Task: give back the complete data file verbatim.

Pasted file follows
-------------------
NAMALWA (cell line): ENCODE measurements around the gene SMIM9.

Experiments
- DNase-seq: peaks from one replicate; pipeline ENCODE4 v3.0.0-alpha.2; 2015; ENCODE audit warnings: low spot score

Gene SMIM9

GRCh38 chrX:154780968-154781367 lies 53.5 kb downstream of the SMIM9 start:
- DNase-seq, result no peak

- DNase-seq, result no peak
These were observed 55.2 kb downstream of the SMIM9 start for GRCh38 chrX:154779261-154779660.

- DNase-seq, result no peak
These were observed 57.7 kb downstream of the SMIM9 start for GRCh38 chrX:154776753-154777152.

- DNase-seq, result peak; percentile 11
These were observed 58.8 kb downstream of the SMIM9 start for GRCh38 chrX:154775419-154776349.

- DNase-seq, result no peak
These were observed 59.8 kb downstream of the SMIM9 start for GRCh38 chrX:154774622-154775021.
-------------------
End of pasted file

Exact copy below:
NAMALWA (cell line): ENCODE measurements around the gene SMIM9.

Experiments
- DNase-seq: peaks from one replicate; pipeline ENCODE4 v3.0.0-alpha.2; 2015; ENCODE audit warnings: low spot score

Gene SMIM9

GRCh38 chrX:154780968-154781367 lies 53.5 kb downstream of the SMIM9 start:
- DNase-seq, result no peak

- DNase-seq, result no peak
These were observed 55.2 kb downstream of the SMIM9 start for GRCh38 chrX:154779261-154779660.

- DNase-seq, result no peak
These were observed 57.7 kb downstream of the SMIM9 start for GRCh38 chrX:154776753-154777152.

- DNase-seq, result peak; percentile 11
These were observed 58.8 kb downstream of the SMIM9 start for GRCh38 chrX:154775419-154776349.

- DNase-seq, result no peak
These were observed 59.8 kb downstream of the SMIM9 start for GRCh38 chrX:154774622-154775021.